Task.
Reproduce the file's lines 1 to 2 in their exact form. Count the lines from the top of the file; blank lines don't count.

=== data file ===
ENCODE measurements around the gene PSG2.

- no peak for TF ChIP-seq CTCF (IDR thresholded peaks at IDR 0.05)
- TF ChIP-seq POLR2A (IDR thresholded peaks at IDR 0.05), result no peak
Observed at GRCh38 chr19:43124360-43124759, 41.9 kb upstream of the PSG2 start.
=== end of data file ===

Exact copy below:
ENCODE measurements around the gene PSG2.

- no peak for TF ChIP-seq CTCF (IDR thresholded peaks at IDR 0.05)